China – The airline’s What Travel Brings You campaign takes a tongue-in-cheek look at life after returning home from a trip.
While holiday campaigns tend to revolve around paradisiacal destinations, China Airlines has chosen to highlight the unusual souvenirs one can expect to take home from a travel experience. ‘Every journey may bring something new into your life,’ reads a statement by the airline, ‘be it new knowledge, new experiences, or even a whole new life.’
The ad follows the stories of a man who has recently returned from the mountainous Japanese region of Hokkaido with a cast on his leg and a snapped snowboard, a woman with a positive pregnancy test after visiting Australia and a couple discarding a marriage certificate following their trip to Las Vegas.
New travel and tourism campaigns are breaking the mould of idyllic sunsets and happy families. In a similar vein, Vienna’s tourism board earlier this month unveiled a campaign that highlighted the city’s worst online reviews.
Stat: US shoppers embrace direct-to-consumer brands
Just under half of consumers in the US now purchase from direct-to-consumer (DTC) brands, according to the IAB’s Disrupting Brand Preference report. The study identified that these consumers tend to be younger and driven by the desire to convey something about themselves, with 53% saying they are expressing who they are when they make a purchase.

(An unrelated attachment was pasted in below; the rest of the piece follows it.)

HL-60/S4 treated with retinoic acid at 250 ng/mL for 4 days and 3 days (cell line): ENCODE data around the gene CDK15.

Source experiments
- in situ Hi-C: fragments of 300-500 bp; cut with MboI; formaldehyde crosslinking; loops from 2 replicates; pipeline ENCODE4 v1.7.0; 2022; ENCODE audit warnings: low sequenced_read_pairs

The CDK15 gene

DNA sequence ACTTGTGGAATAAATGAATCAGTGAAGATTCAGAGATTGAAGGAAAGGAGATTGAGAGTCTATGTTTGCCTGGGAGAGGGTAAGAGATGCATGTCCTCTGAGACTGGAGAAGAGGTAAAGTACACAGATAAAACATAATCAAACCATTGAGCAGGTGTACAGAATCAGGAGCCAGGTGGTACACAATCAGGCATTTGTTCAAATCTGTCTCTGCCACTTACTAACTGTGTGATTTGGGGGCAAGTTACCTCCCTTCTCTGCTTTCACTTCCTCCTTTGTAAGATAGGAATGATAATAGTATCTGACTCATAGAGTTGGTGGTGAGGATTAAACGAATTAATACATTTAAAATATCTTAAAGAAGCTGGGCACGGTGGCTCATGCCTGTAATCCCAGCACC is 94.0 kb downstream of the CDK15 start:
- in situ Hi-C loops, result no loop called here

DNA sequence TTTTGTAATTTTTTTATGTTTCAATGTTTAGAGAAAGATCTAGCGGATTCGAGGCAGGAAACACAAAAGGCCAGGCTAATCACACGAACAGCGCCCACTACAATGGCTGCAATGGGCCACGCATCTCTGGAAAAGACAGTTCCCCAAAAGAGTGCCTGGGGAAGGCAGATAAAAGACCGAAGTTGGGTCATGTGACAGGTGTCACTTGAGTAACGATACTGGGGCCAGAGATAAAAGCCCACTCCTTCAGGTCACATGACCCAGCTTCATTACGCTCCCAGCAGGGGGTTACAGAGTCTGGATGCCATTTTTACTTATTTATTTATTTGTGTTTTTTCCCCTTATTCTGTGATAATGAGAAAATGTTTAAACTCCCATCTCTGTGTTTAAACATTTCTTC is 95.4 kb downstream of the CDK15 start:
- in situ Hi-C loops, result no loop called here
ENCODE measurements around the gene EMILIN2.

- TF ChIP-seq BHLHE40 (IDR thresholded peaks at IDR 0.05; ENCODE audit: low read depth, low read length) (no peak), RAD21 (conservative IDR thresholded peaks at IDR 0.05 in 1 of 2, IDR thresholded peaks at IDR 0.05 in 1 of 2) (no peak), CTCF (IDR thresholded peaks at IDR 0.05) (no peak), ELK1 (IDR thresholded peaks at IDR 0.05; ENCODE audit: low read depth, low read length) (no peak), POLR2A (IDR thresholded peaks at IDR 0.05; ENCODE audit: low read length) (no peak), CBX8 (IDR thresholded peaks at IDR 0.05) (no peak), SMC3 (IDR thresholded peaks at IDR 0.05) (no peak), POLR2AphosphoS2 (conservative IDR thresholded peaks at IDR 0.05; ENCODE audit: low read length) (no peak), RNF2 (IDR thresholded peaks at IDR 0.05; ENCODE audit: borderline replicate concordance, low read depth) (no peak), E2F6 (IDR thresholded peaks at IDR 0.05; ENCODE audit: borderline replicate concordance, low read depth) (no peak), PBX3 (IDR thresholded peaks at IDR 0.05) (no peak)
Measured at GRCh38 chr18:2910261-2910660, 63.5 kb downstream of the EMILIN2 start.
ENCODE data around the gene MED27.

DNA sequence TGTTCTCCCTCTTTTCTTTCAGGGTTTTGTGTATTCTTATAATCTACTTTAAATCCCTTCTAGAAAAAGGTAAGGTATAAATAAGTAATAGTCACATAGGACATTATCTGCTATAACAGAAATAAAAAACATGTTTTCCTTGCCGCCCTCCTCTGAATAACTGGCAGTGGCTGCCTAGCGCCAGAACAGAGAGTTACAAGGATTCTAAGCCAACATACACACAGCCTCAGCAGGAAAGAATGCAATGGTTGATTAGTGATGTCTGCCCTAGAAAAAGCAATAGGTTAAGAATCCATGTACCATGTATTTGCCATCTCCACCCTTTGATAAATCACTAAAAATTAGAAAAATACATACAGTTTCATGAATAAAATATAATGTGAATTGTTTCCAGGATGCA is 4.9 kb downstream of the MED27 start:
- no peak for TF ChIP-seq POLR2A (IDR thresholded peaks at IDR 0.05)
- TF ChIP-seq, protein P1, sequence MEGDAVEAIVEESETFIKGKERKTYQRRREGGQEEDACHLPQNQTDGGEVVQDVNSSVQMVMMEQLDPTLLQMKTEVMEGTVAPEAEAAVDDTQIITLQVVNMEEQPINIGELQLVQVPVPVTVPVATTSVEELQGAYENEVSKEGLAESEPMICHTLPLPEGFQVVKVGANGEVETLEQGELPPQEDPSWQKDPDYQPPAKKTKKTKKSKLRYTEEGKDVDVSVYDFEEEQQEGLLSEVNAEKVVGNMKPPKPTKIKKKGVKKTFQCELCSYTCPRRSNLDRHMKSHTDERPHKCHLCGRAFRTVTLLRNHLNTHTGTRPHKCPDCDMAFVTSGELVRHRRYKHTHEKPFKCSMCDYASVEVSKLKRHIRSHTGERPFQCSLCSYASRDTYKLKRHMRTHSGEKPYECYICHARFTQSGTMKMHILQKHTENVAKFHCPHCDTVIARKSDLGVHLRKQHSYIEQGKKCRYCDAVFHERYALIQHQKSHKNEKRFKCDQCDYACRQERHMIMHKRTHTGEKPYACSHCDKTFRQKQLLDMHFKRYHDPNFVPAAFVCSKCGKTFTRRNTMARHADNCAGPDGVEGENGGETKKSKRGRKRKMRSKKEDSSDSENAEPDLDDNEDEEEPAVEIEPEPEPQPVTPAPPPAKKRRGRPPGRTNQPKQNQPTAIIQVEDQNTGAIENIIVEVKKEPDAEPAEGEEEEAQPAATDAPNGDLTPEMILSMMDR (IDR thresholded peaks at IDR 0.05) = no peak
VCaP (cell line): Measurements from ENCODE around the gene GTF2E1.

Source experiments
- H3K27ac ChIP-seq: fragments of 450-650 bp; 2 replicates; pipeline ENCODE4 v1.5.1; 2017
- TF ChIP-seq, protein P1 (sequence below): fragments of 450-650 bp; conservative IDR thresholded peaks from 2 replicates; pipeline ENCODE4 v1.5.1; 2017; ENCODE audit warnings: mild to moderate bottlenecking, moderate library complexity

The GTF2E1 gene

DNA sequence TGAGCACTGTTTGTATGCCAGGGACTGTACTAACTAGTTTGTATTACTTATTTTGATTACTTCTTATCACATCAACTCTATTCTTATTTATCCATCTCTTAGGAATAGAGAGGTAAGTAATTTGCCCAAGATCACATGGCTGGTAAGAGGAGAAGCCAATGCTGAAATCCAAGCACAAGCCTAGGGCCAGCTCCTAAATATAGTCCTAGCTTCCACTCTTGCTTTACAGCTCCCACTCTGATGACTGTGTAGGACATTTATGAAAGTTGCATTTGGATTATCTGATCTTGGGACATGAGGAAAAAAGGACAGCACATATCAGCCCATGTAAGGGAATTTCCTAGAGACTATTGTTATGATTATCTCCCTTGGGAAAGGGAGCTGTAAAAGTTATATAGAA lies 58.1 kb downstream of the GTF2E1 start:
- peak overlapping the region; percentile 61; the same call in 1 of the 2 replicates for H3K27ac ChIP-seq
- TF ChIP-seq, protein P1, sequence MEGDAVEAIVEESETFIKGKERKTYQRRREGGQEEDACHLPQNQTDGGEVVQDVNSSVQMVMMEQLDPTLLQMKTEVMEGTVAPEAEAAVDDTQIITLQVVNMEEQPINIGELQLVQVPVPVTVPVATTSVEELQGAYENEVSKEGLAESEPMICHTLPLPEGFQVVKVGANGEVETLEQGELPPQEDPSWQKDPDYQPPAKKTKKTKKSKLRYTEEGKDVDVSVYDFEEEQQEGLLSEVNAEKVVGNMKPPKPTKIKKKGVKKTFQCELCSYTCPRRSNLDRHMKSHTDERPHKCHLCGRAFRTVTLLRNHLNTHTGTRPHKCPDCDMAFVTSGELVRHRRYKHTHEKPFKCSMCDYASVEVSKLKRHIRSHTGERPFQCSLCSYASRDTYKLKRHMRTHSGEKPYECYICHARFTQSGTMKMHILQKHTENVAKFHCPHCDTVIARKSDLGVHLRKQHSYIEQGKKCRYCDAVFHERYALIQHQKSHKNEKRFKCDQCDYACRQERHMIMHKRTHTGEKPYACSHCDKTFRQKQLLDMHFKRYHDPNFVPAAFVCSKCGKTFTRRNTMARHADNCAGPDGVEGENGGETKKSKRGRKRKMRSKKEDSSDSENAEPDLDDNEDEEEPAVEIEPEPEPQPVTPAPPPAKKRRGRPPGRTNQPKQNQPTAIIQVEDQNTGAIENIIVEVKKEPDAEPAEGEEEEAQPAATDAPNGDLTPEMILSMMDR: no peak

This is compounded by a wish to seek out new products and those who shop DTC brands are at least 36% more likely to research a brand before making a purchase, the report reveals. As part of the discovery and research process, they are 83% more likely to go to a pop-up or physical store location pre-purchase.
Thought-starter: Is Denmark Europe’s most exciting luxury market?
With an affluent domestic market and a sharp rise in tourism, Denmark’s luxury sector is burgeoning, led by fledgling fashion labels and disruptive jewellers.
Local spending is strong. Driven by low unemployment levels, a largely affluent society and bolstered by seven years of negative interest rates, which means Danes are able to pay off their mortgages quickly leaving them with more disposable income.
Copenhagen was named the world’s top city for travellers in 2019 by Lonely Planet. Among the guide’s reasons to visit are the regeneration of areas such as Jægersborggade and the Meat Packing District, now home to chic boutiques and bars; eco-attractions such as the Copenhill ski slope that sits atop a recycling centre; and foodie highlights like sea container street food destination Reffen.
Worth about £432m ($550m, €481m), fashion is the most commercially important segment of the Danish luxury market (source: Statista). Vibrant Copenhagen label Saks Potts, run by 26-year-old co-founders Barbara Potts and Cathrine Saks, draws inspiration from youth culture and contemporary art. Its collections are available in more than 50 stockists across the globe, with a recent capsule collection for Net-A-Porter reported to have sold out almost immediately.